A pool of candidates can be developed by two methods, namely, internal sourcing and external sourcing of candidates. Internal sourcing is based on a formal means of planning for anticipated vacancies, retirements, mergers, acquisitions and expansion plans in line with employee promotion and succession planning. This should ideally be the first source of information about candidates but is usually never made use of or is not referred to, even if available, in case a need arises. The human resource strategic plan should include and enforce the review of the succession plan whenever a vacancy is available or a need to fill a position surfaces. Apart from reducing the costs of recruitment, internal sourcing through a succession plan identifies and recognizes the employees that the firm has already spent resources to develop for future roles, identifies other suitable employees who could have been missed in the succession plan, and provides for a recruitment plan that is conceived as fair internally.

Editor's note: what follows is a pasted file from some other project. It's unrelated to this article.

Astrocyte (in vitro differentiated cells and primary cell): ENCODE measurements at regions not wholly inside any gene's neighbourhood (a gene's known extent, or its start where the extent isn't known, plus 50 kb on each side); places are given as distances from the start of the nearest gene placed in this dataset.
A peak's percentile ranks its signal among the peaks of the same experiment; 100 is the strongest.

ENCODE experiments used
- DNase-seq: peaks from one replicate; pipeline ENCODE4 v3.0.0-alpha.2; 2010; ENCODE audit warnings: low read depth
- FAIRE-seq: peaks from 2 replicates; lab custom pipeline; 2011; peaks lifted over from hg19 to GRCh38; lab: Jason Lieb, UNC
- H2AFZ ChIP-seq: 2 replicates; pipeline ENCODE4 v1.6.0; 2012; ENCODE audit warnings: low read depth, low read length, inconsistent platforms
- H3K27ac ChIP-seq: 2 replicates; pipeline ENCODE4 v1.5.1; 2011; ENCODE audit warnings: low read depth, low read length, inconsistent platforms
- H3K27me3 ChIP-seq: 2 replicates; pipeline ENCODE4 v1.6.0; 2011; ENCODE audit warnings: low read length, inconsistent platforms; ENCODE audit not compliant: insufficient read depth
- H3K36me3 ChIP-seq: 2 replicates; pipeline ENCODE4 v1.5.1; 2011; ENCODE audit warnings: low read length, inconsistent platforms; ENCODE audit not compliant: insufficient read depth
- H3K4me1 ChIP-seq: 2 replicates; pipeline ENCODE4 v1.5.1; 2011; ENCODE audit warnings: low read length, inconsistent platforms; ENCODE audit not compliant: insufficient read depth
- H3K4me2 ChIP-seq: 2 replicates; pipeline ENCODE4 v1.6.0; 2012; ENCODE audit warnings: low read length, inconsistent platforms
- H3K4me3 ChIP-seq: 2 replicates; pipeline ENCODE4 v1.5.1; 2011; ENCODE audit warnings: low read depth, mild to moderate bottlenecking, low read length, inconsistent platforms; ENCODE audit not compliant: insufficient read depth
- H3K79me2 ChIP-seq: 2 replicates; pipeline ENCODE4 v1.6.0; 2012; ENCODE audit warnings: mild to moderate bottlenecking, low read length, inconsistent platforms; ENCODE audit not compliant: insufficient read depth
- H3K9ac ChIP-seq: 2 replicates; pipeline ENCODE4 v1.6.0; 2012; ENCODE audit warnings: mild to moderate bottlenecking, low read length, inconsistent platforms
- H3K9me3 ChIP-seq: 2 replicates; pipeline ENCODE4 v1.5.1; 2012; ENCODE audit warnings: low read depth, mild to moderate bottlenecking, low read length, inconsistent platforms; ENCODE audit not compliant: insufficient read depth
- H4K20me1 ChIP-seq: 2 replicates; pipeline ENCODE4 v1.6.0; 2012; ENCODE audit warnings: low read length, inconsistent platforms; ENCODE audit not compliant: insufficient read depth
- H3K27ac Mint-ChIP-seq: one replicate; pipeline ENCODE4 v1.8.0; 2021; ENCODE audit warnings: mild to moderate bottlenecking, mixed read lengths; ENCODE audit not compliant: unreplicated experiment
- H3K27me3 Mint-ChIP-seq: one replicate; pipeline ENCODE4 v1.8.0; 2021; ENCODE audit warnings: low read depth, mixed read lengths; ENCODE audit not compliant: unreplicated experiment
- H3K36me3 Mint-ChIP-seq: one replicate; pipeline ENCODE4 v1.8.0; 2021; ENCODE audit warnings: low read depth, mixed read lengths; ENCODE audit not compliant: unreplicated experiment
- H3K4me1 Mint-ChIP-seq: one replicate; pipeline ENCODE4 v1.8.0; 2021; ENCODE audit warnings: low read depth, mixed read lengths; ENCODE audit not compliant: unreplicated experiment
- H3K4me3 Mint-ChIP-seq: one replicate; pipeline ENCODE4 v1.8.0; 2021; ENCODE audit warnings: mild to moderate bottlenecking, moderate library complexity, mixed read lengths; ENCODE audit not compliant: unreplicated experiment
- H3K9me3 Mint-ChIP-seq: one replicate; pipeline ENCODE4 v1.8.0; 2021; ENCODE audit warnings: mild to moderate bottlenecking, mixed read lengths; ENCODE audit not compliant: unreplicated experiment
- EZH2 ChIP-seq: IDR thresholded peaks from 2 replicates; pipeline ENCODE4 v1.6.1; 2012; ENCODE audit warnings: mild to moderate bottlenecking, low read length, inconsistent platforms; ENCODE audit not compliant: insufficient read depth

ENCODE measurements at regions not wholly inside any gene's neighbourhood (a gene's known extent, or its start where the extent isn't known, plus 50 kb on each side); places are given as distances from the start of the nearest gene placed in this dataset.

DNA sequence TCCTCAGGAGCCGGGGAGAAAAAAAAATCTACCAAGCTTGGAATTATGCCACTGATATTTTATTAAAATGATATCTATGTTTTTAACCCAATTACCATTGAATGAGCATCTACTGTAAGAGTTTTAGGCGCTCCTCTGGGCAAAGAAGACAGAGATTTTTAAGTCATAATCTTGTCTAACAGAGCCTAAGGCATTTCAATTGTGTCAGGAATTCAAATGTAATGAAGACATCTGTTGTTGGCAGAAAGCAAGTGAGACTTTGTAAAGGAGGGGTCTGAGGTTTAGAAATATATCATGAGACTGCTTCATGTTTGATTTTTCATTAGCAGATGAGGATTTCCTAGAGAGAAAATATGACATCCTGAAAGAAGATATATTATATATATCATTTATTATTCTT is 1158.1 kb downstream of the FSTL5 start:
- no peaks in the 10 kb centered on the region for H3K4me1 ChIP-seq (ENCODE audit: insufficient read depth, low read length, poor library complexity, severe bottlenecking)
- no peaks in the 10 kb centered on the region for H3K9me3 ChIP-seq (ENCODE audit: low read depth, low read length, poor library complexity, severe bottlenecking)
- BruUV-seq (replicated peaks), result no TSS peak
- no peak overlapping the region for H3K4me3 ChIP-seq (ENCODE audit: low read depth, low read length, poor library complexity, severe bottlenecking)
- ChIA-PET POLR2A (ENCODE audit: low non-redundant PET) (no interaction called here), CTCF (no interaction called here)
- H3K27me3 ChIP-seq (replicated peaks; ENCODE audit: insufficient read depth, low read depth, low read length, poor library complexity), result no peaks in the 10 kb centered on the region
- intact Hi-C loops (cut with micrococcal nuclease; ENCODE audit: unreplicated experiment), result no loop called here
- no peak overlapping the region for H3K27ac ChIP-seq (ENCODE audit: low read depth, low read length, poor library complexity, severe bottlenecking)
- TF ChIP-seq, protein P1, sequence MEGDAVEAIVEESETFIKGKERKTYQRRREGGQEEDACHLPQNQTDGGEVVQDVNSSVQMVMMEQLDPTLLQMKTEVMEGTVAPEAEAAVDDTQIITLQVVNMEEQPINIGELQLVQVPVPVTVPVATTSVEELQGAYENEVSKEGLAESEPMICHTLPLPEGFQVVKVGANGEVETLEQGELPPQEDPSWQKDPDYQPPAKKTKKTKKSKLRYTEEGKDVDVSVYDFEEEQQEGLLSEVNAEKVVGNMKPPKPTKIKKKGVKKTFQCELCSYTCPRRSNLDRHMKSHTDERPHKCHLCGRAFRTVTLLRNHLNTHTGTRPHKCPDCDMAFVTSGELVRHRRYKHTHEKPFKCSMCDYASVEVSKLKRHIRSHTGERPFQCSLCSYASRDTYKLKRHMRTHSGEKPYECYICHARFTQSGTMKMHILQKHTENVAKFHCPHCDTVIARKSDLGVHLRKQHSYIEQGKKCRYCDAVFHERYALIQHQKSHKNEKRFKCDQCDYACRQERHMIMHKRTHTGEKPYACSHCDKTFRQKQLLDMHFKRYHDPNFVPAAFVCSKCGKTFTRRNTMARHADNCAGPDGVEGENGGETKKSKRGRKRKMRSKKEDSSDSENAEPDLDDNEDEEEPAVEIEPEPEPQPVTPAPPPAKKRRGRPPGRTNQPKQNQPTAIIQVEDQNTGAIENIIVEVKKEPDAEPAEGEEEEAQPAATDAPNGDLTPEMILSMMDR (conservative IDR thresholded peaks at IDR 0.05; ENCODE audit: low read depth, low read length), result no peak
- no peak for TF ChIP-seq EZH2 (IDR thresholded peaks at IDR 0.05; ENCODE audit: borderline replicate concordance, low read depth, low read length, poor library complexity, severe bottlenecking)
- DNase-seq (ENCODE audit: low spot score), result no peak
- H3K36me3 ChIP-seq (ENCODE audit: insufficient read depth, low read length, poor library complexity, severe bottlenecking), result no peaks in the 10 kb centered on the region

The objective of external sourcing is to widen the pool of candidates available for a position. It is particularly useful when there are no suitable internal candidates. External sourcing is usually done through recruitment advertising which ensures that the organization attracts suitable candidates for the job. Now, advertising can be a costly affair and should be done in a cost effective way. E-recruiting and employee referral systems can in this way, be cost effective ways of developing external sourcing. E-recruiting involves collection, storage and retrieval of information concerning employees (or potential employees) electronically for purposes of making decisions or controlling actions. Thus, e-recruiting can provide an organization with the means to quickly collect data, store and receive information and use this information whenever needed for the purpose of external sourcing. As businesses are driven by people, referrals can be immensely effective and economical in developing external sourcing. To develop a good system of referrals, the management needs to communicate the defined and identified requirements of the job, establish connections between referrals and recognition and also set referral goals for its employees.

4. Assess the Candidates